Why is there a decline in South African personal wealth and will it get better?

The number of high net worth South Africans has decreased by 30%, here’s why? In 2019 personal wealth in South Africa declined by 2% forsaking inflation. How can people’s situation improve?

In 2019 it is reported that personal wealth in South Africa declined by 2%. The decline was attributed to the faltering residential property market and a lack of new business growth. House prices are expected to fall by another 5% this year due to the Coronavirus pandemic. The 2% decline is not adjusted for inflation of 4%, so the real decline was 6% in one year.

Many high net worth individuals have already moved overseas or have secured citizenship by investment. The sentiment is become ever more negative, enquires to emigrate have increased by increased by 70% according to Sable International. With the decline in the number of high net worth individuals comes decreased tax revenues, the number of business closures resulting from the impact of the Coronavirus pandemic, the bailout of poorly-managed state-owned enterprises which thereby increases the personal tax burden of South African citizens will paint a gloomy picture for the residential property market in 2020, and further decline in personal wealth. Is it time for South Africans to hedge their funds by investing overseas?

Current Economic Climate in South Africa

Over the years, the rand has lost its value to the pound and other currencies. In 2012 it’s at 14:1, in 2016 it crept up to 17:1, in 2017 it was 18.5:1 and now in 2020 it has soared to 24:1. This is due to a number of issues, from the recent pandemic meaning South Africa was unable to trade, to the failure to stamp out corruption in government and state-owned enterprises.

Moody’s also downgraded South Africa’s credit rating to “junk” in March of this year meaning that South Africa will have to pay more in debt servicing costs and have less to spend on infrastructure and social initiatives – two things it desperately needs. The downgrade, by all three rating agencies, decreases inward investment as well as the demand for rand denominated bonds thereby decreasing the value of the rand. The cost of imports rises. This in turn makes the cost of living in South Africa more expensive and thereby decreases people’s standard of living as ever rand they have is able to buy less of the products they enjoy.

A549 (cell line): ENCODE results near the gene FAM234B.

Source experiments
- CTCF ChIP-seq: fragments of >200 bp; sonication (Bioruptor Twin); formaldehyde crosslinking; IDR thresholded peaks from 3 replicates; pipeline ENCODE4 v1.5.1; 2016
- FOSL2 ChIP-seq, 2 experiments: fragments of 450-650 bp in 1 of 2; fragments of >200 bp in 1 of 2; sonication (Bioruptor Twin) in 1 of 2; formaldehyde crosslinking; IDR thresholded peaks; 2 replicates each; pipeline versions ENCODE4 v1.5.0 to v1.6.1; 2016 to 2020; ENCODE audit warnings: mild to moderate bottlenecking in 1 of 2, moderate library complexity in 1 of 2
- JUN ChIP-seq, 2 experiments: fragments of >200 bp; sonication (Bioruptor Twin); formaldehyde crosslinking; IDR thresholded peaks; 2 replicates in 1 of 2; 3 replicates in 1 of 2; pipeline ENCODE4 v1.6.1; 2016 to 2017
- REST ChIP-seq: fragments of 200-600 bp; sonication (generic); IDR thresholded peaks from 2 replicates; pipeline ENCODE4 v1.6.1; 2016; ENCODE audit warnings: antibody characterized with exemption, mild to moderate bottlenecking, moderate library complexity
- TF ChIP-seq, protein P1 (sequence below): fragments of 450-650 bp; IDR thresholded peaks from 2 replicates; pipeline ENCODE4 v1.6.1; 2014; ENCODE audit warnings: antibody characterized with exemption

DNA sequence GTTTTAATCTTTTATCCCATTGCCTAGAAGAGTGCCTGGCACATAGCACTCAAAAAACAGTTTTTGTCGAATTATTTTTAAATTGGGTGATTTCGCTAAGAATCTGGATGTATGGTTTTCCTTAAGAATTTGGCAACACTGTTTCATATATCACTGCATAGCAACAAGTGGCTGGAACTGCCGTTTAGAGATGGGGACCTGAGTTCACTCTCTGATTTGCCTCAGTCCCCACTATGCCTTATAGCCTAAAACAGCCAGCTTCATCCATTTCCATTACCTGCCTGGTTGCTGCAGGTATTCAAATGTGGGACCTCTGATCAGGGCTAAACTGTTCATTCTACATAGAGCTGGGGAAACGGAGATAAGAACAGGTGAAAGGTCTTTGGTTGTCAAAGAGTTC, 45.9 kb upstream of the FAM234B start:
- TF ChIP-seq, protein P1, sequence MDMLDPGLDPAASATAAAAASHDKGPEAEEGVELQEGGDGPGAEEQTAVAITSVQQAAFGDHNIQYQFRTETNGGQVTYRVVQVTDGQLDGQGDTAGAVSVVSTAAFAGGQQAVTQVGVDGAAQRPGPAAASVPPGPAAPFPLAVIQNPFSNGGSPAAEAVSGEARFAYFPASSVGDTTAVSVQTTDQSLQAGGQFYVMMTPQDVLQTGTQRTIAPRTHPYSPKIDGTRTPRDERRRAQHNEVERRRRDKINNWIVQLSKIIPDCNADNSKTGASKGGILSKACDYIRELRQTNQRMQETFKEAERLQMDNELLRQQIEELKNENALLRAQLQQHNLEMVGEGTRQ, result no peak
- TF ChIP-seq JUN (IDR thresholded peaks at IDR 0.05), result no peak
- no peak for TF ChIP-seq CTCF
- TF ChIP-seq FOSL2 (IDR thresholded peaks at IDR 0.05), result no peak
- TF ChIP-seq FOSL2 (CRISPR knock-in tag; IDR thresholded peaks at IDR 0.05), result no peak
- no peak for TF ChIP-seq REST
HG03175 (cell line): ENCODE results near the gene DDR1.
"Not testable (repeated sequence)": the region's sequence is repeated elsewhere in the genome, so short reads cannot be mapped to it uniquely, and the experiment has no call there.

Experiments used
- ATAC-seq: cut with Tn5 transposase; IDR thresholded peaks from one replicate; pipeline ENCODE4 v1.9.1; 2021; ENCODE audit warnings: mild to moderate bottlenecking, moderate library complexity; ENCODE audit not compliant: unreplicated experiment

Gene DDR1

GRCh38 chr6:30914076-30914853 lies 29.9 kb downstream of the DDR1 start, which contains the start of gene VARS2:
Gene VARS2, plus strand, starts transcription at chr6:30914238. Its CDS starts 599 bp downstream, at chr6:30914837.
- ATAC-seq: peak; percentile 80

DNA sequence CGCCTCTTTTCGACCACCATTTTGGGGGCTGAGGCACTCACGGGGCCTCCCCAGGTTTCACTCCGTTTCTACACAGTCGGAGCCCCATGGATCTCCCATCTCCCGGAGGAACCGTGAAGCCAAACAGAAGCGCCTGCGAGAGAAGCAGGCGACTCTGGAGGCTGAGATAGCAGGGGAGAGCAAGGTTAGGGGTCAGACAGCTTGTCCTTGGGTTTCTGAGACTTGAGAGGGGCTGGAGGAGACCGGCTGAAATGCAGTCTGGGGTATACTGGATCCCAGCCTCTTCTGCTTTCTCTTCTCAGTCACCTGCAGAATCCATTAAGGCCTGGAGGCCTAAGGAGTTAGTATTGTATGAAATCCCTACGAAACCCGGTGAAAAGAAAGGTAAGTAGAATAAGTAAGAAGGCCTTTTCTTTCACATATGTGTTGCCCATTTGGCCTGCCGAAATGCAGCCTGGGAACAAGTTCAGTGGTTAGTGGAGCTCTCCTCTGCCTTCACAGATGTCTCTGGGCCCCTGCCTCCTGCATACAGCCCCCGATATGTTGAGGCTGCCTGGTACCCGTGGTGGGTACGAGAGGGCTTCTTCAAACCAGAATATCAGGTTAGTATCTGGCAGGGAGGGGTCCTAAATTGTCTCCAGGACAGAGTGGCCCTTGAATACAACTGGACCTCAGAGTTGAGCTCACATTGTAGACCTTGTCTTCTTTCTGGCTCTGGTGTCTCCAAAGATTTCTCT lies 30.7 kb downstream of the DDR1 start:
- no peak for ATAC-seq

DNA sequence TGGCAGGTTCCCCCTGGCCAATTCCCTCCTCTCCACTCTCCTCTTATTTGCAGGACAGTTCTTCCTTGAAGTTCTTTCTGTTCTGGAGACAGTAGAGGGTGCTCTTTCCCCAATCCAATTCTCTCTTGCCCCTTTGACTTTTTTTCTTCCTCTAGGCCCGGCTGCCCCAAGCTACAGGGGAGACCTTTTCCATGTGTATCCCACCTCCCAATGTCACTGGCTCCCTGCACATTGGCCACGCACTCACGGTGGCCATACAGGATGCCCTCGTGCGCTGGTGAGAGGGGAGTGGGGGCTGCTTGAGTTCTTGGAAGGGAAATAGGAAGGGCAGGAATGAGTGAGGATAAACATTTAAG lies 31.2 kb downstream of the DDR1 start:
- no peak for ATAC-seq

One tool at the disposal of the South African Reserve Bank – is to raise interest rates – which is unlikely to happen given the poor growth rate of businesses already teetering at the edge of administration.

Business confidence levels are low; South Africa resource dependent exports will be hampered by global slowdown. Foreign investors have sold R20 billion of South African government bonds in June20 alone. There is a question mark over South Africa’s ability to repay it debt as the budget indicates the balance of payment gaps widening.

Not only are foreign investors moving money out of South Africa, but many South Africans are thinking of leaving… or have left the country. Around 25,000 South Africans emigrate every year, and 1,000 – 2,000 of those are very wealthy and able to buy their way into other countries. Where will this vital tax revenue be replaced by?

Tax Burden of State-Owned Enterprise

Eskom is South Africa’s state-wide power provider but due to corruption in state-owned enterprises there are frequent power cuts which makes it difficult to conduct business. Being a state-wide electricity provider, South Africa cannot afford for it to fail so the burden falls on consumers to provide extra funding. This has meant that tariffs have increased. In fact, between 2007 – 2019 electricity tariffs increased by 446%, whilst inflation was 98%. Based on previous increases, by 2021 the total increase would be 520%. This means that electricity tariffs would have eventually increased 5-fold in fourteen years. Eskom is in considerable debt and consumers will continue to have to shoulder the cost until it is restructured. The likelihood of Eskom being restricted to make it more economical is minimal.

What is the Outlook for South Africa’s Economic Future?

South Africa’s economy depends on exporting its natural resources which has been severely restricted during lockdown. Even if South Africa is willing to export resources, it is not always been the case that countries it trades with have been willing to import them.